In Washington the currency is dollars, the bread yeasted, breakfast waffles and maple syrup, coffee filtered and decaffeinated, golf is being played on slopes of green grass and yellow ribbons hung on taxis. In Baghdad, the currency is dinars, the bread unleavened, breakfast goat’s cheese, coffee flavoured with cardamom, foreheads scented.
Ebele always describes J. K. in this enumerative fashion, much to her annoyance, because ‘That’s what strangers do. When they are in an unfamiliar place they describe it.’ This sends us back to the question with which Swallowing Geography opens: ‘When you feel fear, does it have detail or is it just a force?’ Giving detail to fear is an attempt to master it, to defuse its power. Shortly after, Gregory explains why he collected stamps as a young boy: ‘It was my way of naming places and conquering the world.’ Language, here, is conquest: a means of controlling the world and endowing it with meaning. Jurgen thus views Kitty Finch’s poem as a map that will show him ‘the way to her heart’ (Swimming Home). Is this neurotic, stamp-collecting approach a masculine way of writing?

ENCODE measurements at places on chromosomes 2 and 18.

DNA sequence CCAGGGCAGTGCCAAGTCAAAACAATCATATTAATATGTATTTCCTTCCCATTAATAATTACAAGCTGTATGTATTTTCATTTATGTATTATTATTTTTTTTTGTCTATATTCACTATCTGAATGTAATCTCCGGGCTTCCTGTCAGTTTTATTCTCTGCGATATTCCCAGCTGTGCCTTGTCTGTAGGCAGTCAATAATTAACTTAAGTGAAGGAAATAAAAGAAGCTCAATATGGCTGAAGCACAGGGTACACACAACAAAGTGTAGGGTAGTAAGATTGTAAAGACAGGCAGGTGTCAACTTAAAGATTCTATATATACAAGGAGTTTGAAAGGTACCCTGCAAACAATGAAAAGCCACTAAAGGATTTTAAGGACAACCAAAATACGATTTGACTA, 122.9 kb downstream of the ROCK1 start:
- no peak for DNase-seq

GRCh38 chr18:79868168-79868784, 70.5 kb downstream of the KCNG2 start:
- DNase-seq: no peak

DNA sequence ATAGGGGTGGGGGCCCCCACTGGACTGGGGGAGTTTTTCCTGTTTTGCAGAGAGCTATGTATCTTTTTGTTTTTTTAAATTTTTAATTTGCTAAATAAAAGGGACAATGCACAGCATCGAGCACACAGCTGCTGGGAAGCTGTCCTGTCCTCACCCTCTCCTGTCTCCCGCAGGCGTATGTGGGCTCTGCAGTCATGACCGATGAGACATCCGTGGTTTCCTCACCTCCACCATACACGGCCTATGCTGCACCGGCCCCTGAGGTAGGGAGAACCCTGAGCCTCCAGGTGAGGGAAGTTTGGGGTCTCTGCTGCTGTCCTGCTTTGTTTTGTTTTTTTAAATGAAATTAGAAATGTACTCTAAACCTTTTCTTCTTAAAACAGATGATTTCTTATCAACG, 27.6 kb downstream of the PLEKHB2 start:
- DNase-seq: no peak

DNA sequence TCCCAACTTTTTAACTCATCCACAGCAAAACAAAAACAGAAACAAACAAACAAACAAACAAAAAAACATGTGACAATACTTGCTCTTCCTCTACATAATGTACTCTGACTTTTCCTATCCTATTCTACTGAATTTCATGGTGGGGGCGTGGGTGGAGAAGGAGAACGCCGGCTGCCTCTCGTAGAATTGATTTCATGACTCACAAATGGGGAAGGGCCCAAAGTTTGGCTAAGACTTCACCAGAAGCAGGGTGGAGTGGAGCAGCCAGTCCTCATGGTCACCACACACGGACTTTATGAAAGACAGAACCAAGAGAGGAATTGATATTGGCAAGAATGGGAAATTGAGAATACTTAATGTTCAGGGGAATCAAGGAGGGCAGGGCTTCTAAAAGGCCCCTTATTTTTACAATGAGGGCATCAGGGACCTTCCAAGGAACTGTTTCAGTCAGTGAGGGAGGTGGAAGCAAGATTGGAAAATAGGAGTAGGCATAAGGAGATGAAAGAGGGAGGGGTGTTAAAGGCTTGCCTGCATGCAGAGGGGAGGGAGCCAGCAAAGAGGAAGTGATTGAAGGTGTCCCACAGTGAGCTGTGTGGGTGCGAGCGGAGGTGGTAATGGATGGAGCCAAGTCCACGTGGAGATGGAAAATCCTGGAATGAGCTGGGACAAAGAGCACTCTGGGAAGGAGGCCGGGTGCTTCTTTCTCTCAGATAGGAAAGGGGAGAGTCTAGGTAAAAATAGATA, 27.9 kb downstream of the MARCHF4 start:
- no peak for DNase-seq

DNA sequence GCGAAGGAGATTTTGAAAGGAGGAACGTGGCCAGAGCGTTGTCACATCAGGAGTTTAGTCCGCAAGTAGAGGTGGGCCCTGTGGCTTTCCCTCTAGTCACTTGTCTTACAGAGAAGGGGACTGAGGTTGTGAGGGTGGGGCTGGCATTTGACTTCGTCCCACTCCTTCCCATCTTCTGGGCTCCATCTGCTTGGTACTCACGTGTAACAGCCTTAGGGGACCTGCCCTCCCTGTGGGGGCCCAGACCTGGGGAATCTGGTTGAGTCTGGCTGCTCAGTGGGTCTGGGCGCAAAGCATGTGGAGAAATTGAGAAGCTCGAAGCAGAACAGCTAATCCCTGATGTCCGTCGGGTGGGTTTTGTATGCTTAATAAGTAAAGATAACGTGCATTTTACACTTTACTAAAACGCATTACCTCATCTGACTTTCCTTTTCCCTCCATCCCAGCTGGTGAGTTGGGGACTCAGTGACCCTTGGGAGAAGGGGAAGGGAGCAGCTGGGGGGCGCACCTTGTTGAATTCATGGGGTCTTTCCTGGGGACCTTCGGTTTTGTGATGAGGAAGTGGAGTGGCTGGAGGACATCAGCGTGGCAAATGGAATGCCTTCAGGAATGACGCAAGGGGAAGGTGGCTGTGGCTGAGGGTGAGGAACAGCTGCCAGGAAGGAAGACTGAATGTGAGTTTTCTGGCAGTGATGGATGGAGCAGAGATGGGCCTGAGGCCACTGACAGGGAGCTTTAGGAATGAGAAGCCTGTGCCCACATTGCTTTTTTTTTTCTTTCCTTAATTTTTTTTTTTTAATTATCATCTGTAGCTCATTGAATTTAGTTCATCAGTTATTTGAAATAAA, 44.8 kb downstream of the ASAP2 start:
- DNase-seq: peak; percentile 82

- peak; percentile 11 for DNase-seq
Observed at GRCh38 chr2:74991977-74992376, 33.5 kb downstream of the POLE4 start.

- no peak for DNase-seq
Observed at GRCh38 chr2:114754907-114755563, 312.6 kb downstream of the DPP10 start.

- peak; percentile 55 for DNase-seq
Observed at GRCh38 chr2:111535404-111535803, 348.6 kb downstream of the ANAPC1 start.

DL: I am a stamp collector too—the skill is placing one stamp against another. For myself, when the writing is going well, I love the smell of the smoke! Here are some things I dislike in various types of books written by men. I don’t like it when girls and women have no point of view or intelligence or wit or interior life or subjectivity that doesn’t always serve the desires of the male world and its arrangements.
My favourite male writer is Ballard—then Houellebecq, which probably contradicts all of the above, but all his characters are so wrecked that I forgive him. I always buy his books in hardback and now we share the same publisher in France, so wish I could read fluently in French because I could get the book for free. I also love Apollinaire and Nietzsche.